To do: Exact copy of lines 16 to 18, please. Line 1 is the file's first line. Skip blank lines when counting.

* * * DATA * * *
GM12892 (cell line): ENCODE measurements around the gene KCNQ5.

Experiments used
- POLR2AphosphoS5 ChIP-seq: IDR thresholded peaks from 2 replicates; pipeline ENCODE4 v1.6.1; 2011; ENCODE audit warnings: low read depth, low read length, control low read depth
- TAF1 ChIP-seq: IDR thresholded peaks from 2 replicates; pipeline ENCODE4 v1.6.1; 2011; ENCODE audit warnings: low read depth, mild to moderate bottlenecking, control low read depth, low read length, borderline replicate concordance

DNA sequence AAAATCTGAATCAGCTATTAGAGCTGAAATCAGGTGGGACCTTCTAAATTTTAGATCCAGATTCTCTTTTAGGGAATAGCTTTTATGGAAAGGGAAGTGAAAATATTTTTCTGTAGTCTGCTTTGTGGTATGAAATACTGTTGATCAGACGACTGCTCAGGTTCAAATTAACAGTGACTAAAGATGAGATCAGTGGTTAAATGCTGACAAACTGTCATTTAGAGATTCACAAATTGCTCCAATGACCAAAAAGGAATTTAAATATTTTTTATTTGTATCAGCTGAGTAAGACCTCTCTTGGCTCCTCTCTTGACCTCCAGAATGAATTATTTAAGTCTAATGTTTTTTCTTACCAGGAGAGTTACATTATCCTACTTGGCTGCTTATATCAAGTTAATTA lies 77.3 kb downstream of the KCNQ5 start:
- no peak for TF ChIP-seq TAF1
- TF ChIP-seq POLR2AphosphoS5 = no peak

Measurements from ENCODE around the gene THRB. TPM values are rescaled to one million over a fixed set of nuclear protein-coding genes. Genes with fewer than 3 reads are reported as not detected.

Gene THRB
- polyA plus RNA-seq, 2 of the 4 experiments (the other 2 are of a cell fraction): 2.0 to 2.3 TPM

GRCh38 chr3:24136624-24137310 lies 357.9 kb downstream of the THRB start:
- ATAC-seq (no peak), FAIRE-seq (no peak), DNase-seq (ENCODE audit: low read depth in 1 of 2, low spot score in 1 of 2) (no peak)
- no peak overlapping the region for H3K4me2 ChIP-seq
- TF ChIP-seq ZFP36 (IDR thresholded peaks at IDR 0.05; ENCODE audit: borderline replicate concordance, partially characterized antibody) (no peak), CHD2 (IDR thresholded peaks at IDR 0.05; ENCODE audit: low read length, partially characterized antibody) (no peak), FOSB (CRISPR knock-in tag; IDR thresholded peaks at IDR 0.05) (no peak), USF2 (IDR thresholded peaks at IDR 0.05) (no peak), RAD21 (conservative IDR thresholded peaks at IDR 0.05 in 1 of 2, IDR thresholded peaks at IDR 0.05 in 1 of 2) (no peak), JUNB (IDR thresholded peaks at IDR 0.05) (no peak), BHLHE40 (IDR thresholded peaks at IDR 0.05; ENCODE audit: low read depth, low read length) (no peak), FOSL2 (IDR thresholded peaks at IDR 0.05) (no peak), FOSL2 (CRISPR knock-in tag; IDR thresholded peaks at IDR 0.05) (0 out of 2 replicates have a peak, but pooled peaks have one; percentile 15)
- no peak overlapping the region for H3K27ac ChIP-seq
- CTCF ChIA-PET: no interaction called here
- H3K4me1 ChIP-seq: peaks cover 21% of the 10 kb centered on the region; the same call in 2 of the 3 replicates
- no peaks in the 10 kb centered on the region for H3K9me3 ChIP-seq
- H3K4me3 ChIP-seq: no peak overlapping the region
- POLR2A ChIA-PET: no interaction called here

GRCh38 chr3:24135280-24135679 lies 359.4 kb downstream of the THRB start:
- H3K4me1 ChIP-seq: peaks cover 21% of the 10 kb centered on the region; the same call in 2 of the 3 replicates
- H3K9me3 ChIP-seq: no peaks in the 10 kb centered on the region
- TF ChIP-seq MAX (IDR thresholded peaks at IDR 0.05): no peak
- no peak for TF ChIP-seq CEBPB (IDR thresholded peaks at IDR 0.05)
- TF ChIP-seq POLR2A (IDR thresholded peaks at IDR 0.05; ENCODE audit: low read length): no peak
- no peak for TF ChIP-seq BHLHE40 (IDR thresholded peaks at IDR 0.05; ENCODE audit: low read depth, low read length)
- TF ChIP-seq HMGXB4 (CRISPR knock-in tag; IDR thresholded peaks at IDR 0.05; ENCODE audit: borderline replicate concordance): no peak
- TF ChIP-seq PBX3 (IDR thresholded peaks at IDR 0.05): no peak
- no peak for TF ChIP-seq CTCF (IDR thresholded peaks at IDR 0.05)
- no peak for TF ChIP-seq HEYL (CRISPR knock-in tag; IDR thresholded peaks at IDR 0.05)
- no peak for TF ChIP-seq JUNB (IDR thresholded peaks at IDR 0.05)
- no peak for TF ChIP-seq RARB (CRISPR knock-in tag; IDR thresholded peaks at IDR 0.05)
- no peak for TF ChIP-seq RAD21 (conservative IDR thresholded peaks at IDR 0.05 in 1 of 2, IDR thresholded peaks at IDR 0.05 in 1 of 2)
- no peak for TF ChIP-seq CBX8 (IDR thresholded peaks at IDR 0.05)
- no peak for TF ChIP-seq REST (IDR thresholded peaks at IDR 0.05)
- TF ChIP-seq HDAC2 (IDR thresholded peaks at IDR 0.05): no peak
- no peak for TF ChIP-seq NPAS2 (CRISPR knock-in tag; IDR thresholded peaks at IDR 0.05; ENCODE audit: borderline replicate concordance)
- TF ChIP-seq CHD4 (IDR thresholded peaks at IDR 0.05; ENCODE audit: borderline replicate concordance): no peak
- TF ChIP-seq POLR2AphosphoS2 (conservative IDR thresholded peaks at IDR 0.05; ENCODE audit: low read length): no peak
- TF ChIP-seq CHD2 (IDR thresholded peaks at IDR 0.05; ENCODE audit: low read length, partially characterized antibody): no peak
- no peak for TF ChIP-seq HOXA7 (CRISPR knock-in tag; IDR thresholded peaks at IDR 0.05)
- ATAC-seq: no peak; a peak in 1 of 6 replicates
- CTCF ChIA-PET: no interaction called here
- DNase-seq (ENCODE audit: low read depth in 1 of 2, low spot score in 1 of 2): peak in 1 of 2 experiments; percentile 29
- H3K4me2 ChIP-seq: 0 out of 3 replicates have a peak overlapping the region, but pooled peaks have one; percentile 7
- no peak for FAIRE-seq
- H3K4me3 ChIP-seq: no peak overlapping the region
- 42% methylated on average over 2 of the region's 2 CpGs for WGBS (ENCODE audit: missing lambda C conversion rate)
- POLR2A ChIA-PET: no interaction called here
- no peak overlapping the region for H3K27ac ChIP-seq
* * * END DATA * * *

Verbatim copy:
- CTCF ChIA-PET: no interaction called here
- H3K4me1 ChIP-seq: peaks cover 21% of the 10 kb centered on the region; the same call in 2 of the 3 replicates
- no peaks in the 10 kb centered on the region for H3K9me3 ChIP-seq